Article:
Many workshops and encounters take place all the time to resolve conflicts non-violently and for mediation and reconciliation in places like Sudan, South Africa, Palestine and Israel. Quakers founded a high school for Israeli and Palestinian girls and boys and another like it in Lebanon. In France Quakers are active opponents of the commercial promotion of fire arms.
They also work with international organizations like the UN to promote peace. The Friends World Committee for Consultation has offices in New York and Geneva and also works with UNESCO in Paris. They organize meetings at which diplomates can come together outside of official structures.
Quakers also have an office in Brussels to work with the European Union and the Council of Europe. They carry out studies about such things as child soldiers and preventive incarceration and these studies often have a concrete influence on the countries in question.
Other witnesses concern simplicity, equality, integrity, respect for the planet. Indeed, individually or in groups, Quakers have been working since the middle of the last century to encourage respect for the biosphere, the Earth and all its components.
Quaker Meeting and what it means to be a Quaker
I would like to finish with a personal note. My life as a Quaker means that I walk the way of personal reflection and that my spiritual journey includes doubt as a valuable position. We gather as a group without any doctrinal constraints. In our meetings we try to go beyond words and thoughts, in order to become conscious of our deepest intuitions, so that we can enter into communion with the divine source. The words I have been using here (spark, light, depth, source) are important. They show us that we must communicate with words as we try to express the inexpressible, but they also show us how imperfect our communication is.
Quaker Meetings are at the center of our lives. We seek to become fully conscious of the deep connections we share with other members of the group and with all humanity. We recognize the divine presence rooted in others and so we are as one and our Meeting is an expression of this union. To stay attentive in living silence for an hour is a discipline of collective communion, agreed on and fruitful in our spiritual quest.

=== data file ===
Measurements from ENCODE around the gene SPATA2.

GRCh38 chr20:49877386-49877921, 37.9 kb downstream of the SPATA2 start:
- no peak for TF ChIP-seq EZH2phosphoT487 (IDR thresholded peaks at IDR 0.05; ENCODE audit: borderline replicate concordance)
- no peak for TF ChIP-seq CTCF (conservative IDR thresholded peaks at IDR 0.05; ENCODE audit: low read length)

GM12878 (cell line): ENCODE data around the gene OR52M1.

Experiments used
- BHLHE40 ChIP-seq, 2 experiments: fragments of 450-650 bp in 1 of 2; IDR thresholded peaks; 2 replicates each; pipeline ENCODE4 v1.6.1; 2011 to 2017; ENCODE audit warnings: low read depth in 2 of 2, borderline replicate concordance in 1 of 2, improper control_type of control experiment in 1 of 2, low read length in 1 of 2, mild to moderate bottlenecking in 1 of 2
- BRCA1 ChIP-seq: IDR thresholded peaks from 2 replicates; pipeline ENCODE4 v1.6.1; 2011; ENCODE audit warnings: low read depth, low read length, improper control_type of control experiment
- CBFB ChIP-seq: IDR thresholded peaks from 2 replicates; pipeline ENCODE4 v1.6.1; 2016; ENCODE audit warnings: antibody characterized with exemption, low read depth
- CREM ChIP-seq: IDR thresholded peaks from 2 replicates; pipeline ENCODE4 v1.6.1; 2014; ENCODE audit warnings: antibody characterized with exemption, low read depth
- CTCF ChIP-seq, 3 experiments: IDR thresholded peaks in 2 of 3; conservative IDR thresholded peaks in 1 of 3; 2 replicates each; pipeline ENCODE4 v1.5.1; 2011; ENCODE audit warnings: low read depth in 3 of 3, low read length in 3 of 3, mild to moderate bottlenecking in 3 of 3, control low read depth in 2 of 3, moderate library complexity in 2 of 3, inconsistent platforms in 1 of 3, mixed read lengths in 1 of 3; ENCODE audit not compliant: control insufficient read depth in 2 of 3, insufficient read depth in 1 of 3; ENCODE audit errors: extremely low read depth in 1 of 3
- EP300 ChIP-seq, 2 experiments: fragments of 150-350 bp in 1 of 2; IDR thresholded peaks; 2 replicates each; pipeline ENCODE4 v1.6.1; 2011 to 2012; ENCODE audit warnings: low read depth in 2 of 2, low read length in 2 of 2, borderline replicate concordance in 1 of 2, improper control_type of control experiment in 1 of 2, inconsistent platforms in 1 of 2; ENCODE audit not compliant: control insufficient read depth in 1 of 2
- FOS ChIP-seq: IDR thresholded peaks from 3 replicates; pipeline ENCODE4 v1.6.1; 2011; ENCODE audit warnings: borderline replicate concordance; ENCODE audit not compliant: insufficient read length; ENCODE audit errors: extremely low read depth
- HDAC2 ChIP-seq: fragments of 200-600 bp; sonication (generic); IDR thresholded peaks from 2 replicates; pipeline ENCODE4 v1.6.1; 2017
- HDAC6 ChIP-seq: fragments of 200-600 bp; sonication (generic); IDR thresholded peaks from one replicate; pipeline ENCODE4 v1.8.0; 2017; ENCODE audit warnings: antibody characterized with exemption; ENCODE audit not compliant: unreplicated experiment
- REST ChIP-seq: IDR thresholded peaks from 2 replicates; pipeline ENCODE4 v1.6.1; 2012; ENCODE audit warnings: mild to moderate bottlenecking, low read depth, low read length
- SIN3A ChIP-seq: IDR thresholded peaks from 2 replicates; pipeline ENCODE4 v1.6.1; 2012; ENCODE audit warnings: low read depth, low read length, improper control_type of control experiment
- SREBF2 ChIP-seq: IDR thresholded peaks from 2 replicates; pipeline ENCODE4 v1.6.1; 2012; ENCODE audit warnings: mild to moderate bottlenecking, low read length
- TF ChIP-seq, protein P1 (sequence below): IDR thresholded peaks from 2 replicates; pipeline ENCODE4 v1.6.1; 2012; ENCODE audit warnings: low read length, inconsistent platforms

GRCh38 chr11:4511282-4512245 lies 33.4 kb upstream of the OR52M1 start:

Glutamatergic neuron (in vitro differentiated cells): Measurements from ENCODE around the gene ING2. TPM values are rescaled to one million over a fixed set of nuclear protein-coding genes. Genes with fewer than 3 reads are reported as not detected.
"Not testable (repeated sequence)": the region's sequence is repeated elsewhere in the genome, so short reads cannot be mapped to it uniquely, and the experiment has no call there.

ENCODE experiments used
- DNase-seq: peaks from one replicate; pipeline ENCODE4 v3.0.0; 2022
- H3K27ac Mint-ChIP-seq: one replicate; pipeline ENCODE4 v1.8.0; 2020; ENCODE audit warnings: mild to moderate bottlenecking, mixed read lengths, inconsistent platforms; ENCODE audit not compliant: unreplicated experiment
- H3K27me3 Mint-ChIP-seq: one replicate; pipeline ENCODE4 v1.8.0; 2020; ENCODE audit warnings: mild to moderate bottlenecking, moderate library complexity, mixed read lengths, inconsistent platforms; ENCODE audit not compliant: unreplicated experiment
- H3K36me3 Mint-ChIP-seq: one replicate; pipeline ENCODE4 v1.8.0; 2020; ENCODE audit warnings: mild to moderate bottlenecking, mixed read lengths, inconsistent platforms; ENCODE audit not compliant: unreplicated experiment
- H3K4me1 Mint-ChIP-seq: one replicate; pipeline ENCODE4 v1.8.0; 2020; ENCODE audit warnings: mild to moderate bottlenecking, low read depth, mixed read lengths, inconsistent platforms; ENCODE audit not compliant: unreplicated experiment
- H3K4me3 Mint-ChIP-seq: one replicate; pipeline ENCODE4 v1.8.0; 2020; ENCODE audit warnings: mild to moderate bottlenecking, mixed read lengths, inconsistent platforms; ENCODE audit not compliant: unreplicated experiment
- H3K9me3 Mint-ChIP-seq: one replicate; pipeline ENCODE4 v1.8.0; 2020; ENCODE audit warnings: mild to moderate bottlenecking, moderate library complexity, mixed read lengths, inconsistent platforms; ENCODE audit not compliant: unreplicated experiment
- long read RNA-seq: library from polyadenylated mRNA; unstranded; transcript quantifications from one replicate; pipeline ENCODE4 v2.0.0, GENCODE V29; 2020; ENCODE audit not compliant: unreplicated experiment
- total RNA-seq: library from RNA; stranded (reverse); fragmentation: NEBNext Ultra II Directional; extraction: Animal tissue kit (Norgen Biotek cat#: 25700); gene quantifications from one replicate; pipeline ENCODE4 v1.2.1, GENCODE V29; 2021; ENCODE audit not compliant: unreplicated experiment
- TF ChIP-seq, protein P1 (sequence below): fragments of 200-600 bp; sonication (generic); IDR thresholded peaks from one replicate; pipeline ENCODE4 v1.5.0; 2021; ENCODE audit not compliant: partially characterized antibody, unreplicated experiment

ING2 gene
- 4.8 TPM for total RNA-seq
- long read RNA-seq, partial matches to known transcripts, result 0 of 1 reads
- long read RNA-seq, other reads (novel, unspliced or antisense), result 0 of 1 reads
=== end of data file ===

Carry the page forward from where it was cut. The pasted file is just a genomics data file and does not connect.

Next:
Often the whole Meeting takes place in silence and those present experience deep unity. More often, two or three people will stand and say what has inspired them during the silence. One may speak of an experience, another may read a passage from the Bible or another text. Some Meetings are more profound than others, and that depends on our capacity simply to let go. We are encouraged to come with our hearts and spirits made ready.
You may wonder how Quakers manage to remain together despite their differences and their refusal to define themselves in terms of doctrine. I believe that our shared values unite us beyond our differences. These include our conviction that a divine spark or an inner light shows us that the kingdom of God is first of all within us. Then our belief in the equality of every person shows us that no one’s truth is superior to anyone else’s. As I have already mentioned, our Meetings with their long periods of silence are very important for us. Our witness is also important, of course, as are the values to which they give voice. But what is most important of all for us is that our faith is defined by how we live, rather than by a particular doctrine.